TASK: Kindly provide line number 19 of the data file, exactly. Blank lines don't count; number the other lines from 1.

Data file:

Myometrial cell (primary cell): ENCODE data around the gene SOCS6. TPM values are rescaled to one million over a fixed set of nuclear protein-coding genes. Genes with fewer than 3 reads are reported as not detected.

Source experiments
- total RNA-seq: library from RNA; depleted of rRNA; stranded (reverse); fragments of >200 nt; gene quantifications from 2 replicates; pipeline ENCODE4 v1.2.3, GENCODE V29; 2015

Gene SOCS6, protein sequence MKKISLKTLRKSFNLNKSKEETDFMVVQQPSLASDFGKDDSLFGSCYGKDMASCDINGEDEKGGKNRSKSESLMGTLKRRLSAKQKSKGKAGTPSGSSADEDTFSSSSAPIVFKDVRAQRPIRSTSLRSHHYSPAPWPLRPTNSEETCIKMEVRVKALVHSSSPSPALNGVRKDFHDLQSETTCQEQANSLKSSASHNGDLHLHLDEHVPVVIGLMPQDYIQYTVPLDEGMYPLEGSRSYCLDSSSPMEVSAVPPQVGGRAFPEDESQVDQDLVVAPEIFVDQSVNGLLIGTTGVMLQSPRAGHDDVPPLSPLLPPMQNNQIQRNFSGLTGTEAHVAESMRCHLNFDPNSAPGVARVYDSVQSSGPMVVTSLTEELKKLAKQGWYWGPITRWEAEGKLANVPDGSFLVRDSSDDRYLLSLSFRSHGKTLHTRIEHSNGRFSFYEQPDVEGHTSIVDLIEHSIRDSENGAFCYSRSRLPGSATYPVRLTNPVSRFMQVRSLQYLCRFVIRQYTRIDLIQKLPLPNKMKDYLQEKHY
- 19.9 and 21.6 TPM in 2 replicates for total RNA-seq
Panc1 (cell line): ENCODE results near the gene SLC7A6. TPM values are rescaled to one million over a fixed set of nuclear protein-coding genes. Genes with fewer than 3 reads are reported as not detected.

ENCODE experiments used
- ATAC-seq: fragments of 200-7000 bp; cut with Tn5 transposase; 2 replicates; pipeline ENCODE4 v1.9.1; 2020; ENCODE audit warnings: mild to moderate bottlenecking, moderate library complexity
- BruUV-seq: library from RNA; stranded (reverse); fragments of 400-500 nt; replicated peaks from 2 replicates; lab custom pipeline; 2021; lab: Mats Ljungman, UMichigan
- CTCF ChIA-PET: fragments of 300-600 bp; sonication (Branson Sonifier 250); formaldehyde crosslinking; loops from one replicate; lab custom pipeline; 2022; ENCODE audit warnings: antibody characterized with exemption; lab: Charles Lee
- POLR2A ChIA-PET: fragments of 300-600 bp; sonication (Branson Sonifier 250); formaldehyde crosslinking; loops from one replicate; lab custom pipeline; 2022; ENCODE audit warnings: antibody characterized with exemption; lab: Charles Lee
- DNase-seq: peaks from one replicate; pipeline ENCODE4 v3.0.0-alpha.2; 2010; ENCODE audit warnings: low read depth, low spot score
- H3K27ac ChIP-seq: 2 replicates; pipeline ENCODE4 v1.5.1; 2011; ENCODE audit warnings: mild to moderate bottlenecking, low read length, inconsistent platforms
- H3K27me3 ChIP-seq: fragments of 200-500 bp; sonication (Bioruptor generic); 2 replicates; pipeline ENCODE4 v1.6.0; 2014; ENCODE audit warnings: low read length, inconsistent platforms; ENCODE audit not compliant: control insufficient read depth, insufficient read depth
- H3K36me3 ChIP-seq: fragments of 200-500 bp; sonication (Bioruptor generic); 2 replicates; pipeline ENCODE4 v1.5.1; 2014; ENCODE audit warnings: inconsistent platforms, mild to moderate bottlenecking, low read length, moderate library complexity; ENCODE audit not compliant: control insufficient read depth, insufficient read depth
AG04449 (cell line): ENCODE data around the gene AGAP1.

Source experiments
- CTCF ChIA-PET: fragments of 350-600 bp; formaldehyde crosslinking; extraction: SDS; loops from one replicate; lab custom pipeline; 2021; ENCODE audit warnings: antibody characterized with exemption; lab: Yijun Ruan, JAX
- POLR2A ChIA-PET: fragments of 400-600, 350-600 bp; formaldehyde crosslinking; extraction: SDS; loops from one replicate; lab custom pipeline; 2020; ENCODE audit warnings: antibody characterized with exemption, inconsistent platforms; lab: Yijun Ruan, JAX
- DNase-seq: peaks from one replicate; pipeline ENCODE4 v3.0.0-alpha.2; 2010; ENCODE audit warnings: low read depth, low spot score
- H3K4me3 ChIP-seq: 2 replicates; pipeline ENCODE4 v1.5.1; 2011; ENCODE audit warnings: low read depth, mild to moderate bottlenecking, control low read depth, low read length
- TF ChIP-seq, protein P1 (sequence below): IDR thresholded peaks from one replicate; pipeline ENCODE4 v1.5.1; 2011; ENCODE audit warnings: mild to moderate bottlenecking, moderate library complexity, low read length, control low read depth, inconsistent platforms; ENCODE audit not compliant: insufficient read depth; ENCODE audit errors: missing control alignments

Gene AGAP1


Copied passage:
- POLR2A ChIA-PET: fragments of 400-600, 350-600 bp; formaldehyde crosslinking; extraction: SDS; loops from one replicate; lab custom pipeline; 2020; ENCODE audit warnings: antibody characterized with exemption, inconsistent platforms; lab: Yijun Ruan, JAX